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St. Martin's Griffin
St. Martin's Press
ISBN: 9781250022530224 Pages, Ages 13-18
For the teens at The Haven, the outside world, just beyond the towering stone wall that surrounds the premises, is a dangerous unknown. It has always been this way, ever since the hospital was established in the year 2020. But The Haven is more than just a hospital; it is their home. It is all they know. Everything is strictly monitored: education, exercise, food, and rest. The rules must be followed to keep the children healthy, to help control the Disease that has cast them as Terminals, the Disease that claims limbs and lungs—and memories.
But Shiloh is different; she remembers everything. Gideon is different, too. He dreams of a cure, of rebellion against the status quo. What if everything they've been told is a lie? What if The Haven is not the safe place it claims to be? And what will happen if Shiloh starts asking dangerous questions?
Powerful and emotional, The Haven takes us inside a treacherous world in which nothing is as it seems. "Imagine Anna Quindlen or Sue Miller turning her attention to writing a young adult novel, and you have an idea of what Carol Lynch Williams has done for early teen readers." (Audrey Couloumbis, author of the Newbery Honor Book Getting Near to Baby)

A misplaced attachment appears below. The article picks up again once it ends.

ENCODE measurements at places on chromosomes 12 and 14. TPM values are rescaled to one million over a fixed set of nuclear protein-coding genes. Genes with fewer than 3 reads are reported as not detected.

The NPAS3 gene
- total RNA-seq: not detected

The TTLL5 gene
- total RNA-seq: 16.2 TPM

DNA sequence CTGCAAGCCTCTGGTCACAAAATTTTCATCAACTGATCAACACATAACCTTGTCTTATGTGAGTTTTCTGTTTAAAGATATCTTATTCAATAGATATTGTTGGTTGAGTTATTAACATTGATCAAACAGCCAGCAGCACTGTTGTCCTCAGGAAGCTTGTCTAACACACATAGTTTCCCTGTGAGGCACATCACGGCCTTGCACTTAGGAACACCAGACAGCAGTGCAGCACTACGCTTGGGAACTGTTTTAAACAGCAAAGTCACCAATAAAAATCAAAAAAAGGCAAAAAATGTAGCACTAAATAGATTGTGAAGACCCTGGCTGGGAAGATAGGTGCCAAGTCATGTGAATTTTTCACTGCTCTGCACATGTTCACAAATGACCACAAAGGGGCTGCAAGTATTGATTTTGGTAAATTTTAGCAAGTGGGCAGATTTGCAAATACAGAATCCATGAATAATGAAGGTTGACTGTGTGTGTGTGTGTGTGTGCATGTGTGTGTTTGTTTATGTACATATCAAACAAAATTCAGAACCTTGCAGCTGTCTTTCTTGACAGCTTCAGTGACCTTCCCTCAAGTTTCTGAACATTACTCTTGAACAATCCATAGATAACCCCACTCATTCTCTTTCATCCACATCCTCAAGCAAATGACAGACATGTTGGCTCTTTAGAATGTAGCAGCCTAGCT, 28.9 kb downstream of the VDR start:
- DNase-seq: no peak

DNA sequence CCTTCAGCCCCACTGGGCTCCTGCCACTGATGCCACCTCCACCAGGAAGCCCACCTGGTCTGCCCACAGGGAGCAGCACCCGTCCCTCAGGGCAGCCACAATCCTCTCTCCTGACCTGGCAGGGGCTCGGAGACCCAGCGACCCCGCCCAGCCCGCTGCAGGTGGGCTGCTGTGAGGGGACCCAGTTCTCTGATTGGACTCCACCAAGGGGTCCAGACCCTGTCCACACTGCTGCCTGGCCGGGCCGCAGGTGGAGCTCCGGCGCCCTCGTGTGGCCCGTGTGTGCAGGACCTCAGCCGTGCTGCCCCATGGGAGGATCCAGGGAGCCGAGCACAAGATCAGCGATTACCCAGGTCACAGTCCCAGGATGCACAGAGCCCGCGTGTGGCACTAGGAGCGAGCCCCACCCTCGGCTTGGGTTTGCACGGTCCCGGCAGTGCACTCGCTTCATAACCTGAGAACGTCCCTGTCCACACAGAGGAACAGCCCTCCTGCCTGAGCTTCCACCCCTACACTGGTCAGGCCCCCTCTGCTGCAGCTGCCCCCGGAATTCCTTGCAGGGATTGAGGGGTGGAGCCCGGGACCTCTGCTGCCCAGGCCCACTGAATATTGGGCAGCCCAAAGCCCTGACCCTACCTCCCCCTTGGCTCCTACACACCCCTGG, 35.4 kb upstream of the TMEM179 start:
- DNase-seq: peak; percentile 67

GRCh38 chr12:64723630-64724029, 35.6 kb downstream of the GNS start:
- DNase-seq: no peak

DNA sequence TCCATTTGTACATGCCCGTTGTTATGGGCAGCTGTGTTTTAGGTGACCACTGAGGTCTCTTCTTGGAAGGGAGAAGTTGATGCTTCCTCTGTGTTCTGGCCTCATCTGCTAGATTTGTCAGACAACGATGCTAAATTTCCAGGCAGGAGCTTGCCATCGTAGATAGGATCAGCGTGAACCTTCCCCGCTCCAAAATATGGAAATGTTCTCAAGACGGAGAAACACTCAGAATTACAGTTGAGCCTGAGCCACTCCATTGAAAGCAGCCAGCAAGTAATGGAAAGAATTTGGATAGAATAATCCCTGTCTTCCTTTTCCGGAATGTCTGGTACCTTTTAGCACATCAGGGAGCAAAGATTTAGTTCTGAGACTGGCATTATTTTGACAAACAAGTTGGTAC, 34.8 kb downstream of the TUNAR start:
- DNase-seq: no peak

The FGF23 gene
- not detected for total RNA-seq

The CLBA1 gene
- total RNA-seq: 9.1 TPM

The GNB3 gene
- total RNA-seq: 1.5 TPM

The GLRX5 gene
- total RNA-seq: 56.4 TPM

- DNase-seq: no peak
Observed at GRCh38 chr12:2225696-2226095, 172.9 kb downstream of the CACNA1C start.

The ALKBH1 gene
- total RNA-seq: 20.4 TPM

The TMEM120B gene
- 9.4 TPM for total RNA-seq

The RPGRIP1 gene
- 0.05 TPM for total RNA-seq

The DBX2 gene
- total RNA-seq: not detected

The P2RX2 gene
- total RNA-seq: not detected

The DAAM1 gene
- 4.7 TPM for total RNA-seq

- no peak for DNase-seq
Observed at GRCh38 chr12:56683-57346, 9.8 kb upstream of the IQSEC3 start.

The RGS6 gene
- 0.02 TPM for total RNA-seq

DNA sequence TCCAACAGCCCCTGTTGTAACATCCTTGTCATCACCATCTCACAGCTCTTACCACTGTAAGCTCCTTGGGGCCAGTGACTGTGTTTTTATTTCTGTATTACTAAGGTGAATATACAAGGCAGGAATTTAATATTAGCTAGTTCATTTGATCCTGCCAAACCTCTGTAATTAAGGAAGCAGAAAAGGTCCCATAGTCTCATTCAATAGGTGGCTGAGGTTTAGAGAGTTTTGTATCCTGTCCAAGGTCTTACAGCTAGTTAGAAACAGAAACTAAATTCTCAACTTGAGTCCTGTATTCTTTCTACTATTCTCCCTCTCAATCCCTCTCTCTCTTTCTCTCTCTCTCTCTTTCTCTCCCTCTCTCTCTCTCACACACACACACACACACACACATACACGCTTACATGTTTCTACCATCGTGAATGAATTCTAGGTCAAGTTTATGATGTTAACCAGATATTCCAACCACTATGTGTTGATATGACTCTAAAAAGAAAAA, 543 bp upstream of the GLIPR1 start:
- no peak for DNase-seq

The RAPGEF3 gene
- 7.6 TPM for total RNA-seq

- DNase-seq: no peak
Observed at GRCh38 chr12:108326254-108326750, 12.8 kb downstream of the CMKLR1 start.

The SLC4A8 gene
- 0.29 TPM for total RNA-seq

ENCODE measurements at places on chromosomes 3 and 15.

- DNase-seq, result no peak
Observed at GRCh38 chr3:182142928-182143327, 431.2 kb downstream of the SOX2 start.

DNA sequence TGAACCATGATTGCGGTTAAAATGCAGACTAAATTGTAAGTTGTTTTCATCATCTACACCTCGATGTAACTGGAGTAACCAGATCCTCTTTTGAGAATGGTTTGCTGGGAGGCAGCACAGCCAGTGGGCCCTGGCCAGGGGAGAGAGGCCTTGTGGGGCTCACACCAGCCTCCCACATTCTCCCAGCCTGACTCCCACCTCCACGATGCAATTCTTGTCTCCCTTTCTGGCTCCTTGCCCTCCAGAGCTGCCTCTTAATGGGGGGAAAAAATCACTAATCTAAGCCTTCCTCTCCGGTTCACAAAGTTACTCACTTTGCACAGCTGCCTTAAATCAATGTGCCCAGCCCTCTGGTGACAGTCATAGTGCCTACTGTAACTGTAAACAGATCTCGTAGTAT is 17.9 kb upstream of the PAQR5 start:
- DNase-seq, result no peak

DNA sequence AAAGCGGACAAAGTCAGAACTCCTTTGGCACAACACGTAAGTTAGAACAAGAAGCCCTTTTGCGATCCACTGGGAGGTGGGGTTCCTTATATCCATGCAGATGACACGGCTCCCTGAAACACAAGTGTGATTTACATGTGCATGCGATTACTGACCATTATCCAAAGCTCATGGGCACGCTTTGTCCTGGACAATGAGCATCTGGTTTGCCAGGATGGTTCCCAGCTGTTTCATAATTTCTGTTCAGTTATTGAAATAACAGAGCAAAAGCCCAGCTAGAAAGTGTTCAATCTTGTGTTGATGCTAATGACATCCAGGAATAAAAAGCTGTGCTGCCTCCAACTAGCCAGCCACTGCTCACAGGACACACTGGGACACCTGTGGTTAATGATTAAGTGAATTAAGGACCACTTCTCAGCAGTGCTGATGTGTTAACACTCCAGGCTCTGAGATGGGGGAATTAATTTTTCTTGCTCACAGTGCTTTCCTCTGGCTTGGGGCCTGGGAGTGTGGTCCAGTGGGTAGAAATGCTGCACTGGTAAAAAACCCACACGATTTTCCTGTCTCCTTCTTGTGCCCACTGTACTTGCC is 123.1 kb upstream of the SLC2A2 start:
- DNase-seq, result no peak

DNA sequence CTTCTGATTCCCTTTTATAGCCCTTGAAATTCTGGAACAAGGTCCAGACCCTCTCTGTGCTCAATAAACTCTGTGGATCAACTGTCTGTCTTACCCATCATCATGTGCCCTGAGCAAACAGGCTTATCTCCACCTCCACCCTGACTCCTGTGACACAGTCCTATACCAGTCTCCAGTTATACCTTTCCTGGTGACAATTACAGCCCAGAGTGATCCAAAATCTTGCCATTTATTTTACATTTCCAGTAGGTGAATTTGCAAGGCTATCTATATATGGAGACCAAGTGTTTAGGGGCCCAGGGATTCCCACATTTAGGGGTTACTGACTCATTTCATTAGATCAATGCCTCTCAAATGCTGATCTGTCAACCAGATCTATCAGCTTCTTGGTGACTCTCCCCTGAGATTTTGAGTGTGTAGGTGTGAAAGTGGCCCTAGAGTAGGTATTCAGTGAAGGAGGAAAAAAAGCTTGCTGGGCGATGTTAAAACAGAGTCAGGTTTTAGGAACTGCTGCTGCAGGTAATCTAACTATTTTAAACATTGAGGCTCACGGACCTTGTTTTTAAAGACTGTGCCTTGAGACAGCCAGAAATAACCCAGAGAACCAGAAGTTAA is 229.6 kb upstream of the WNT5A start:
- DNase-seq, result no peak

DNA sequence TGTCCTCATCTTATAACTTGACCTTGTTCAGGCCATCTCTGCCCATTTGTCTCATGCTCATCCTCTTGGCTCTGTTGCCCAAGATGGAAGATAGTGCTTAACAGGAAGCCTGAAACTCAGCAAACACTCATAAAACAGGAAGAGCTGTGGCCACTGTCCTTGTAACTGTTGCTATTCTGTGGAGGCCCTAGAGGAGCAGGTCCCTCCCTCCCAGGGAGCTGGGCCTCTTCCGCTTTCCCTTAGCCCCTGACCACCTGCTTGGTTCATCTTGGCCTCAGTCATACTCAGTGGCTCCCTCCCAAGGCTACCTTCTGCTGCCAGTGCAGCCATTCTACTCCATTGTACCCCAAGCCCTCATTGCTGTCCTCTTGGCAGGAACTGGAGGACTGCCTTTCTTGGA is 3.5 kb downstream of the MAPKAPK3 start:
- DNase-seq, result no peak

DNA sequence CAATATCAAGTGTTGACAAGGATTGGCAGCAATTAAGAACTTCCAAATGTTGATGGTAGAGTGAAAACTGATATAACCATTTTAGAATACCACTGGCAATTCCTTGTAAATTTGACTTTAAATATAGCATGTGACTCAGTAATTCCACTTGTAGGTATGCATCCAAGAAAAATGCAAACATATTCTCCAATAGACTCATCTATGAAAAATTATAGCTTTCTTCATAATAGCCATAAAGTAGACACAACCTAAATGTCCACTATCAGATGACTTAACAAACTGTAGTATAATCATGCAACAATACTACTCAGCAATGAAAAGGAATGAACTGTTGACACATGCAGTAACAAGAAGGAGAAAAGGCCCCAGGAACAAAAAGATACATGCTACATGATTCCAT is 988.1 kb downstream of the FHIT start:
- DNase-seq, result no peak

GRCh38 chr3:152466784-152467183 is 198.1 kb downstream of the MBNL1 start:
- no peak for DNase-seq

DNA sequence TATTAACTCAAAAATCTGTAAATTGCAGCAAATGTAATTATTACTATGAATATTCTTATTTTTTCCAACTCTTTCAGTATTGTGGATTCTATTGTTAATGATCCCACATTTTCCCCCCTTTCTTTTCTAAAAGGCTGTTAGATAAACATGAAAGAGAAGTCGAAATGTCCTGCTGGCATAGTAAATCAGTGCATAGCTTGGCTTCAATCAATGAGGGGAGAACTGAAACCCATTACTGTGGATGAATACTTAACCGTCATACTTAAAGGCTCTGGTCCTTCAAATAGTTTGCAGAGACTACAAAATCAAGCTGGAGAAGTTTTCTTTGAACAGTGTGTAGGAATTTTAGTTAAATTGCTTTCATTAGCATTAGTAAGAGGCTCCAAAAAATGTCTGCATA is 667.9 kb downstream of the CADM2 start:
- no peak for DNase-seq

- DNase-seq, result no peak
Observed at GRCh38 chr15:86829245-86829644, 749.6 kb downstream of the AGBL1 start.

They came during lunch. They always do. You know, to get one of us.
We bent over our plates of grilled salmon, fresh green beans, and blueberries with cantaloupe. Close enough to whisper. Close enough to touch, if we dared....
Praise for The Haven
“Deliciously enigmatic.” —Kirkus Reviews
“The minute I read Carol Lynch Williams' The Haven, I knew I was in love with this book. First, it's a great story. Secondly, it touches on some important real-world issues going on right now.” —xoJane.com
“Williams successfully employs an emotionally resonant first-person narrative to tell a story that is both horrific and uncomfortably plausible....Gripping.” —Booklist
“With themes similar to Lowry's The Giver and Farmer's House of the Scorpion as well as Ishiguro's Never Let Me Go, it's still a compelling work in its own right--atmospheric, tense, and thought provoking. Shiloh's voice is believable, and her poignant yearning for experience--once she stops taking the Tonic--and her musings on the meaning of life and what it means to be human will linger with readers for a long time.” —The Horn Book
“Williams's futuristic world is a chilling one….readers will be caught up in piecing together the disturbing truth about the Haven and then seeing how the escape plan unfolds. Between ethical considerations and an ambiguous ending, this is sure to spark discussion.” —VOYA